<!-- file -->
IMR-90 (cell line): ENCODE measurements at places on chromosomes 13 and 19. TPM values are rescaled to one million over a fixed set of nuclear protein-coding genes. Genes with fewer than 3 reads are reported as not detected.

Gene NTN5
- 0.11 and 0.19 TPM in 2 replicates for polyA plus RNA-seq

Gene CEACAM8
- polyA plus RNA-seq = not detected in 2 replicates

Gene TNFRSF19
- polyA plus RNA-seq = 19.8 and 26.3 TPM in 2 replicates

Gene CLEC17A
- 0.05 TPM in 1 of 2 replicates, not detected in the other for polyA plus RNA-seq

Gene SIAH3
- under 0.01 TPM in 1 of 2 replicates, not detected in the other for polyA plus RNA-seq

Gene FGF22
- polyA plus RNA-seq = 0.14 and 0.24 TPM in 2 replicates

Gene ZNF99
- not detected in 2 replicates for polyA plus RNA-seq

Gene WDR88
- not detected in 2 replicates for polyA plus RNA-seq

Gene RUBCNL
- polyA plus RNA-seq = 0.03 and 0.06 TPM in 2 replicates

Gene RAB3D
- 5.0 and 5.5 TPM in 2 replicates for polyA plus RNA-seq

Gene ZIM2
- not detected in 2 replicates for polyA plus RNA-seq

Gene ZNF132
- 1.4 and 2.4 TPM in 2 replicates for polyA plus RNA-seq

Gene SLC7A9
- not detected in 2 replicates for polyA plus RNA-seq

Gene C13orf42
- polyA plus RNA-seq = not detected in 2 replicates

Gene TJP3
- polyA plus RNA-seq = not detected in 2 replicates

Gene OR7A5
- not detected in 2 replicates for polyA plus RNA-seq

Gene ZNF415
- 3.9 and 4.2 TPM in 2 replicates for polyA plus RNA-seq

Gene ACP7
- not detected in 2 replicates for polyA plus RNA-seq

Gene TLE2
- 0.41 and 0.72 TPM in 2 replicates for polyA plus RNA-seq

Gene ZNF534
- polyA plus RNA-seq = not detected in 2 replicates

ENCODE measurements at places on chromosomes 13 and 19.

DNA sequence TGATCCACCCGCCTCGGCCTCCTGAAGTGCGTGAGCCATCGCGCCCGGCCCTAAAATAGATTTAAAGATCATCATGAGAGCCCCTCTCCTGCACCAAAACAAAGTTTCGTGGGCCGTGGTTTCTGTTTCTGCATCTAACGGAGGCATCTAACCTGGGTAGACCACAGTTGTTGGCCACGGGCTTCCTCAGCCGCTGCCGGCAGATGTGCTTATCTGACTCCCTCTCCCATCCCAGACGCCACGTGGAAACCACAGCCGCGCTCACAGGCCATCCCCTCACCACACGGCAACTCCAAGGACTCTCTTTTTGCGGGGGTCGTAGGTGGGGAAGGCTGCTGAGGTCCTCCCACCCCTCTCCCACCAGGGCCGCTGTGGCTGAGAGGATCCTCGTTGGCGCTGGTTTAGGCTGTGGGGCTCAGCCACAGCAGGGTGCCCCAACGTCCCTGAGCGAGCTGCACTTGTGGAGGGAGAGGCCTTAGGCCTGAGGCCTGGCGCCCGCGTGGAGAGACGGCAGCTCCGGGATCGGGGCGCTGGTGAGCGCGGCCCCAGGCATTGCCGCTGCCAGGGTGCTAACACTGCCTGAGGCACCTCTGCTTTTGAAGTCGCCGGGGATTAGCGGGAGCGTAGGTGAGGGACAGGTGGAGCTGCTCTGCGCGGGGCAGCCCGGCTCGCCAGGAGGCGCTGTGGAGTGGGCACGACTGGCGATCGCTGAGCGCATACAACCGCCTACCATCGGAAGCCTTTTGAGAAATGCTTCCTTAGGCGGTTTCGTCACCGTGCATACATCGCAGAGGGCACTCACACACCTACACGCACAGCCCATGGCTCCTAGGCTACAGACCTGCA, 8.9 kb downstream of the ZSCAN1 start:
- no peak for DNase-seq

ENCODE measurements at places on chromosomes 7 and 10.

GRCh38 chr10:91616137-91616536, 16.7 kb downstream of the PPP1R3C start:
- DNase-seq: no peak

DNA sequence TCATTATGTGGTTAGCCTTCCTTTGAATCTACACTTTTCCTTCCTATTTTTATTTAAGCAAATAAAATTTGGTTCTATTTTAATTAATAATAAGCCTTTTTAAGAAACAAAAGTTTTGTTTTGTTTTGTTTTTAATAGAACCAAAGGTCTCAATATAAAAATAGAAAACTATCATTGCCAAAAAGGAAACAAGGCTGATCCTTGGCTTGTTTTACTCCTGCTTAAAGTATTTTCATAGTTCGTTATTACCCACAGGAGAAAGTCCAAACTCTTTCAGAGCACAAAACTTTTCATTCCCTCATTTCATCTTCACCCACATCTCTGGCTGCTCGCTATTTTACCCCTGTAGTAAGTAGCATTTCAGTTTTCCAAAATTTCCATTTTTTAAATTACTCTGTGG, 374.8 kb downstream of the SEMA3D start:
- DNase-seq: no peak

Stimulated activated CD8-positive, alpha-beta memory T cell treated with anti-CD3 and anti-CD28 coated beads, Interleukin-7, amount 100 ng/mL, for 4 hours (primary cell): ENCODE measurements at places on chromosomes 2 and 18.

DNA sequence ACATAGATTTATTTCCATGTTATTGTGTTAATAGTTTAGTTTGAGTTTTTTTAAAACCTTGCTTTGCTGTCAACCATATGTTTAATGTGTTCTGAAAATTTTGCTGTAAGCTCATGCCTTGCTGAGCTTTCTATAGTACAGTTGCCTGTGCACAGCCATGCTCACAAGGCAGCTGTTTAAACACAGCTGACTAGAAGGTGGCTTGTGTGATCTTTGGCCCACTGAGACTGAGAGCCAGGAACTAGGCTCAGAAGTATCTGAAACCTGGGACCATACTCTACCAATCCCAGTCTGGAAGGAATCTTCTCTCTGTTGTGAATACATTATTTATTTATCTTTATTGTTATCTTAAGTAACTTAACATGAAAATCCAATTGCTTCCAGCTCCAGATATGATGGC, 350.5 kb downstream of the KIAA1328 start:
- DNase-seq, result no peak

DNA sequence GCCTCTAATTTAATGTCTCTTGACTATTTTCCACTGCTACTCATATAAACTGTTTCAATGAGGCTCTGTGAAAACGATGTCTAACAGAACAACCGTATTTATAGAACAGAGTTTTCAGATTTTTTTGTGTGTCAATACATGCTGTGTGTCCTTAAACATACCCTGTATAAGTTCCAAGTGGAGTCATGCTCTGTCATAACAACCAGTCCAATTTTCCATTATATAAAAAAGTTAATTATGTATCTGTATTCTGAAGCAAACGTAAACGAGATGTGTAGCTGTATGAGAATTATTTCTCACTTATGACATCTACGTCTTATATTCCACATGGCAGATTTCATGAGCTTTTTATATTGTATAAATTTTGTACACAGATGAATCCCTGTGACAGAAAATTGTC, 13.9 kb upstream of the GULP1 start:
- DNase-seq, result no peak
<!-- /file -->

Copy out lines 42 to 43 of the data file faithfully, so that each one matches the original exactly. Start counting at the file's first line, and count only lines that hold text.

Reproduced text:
ENCODE measurements at places on chromosomes 13 and 19.

DNA sequence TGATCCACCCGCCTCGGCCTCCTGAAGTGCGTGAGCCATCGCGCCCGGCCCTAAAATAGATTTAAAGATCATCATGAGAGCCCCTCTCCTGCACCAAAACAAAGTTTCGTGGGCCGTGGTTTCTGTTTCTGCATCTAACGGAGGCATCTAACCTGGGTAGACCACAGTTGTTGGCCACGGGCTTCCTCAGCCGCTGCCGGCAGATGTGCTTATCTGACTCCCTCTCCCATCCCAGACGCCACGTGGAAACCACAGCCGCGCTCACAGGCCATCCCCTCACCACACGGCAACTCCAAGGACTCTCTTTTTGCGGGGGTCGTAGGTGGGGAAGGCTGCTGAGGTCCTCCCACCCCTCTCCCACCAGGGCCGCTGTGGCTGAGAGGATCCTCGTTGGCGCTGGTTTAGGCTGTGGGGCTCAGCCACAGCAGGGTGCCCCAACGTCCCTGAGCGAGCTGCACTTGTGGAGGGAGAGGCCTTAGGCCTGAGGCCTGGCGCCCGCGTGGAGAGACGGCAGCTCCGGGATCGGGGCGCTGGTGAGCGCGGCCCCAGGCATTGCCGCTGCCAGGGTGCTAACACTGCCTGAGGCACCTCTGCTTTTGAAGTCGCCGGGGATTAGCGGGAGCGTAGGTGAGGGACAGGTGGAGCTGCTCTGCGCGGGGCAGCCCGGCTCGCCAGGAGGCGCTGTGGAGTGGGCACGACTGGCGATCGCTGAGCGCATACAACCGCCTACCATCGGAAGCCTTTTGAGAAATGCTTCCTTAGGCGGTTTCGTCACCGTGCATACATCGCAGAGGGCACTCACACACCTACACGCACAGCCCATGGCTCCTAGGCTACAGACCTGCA, 8.9 kb downstream of the ZSCAN1 start: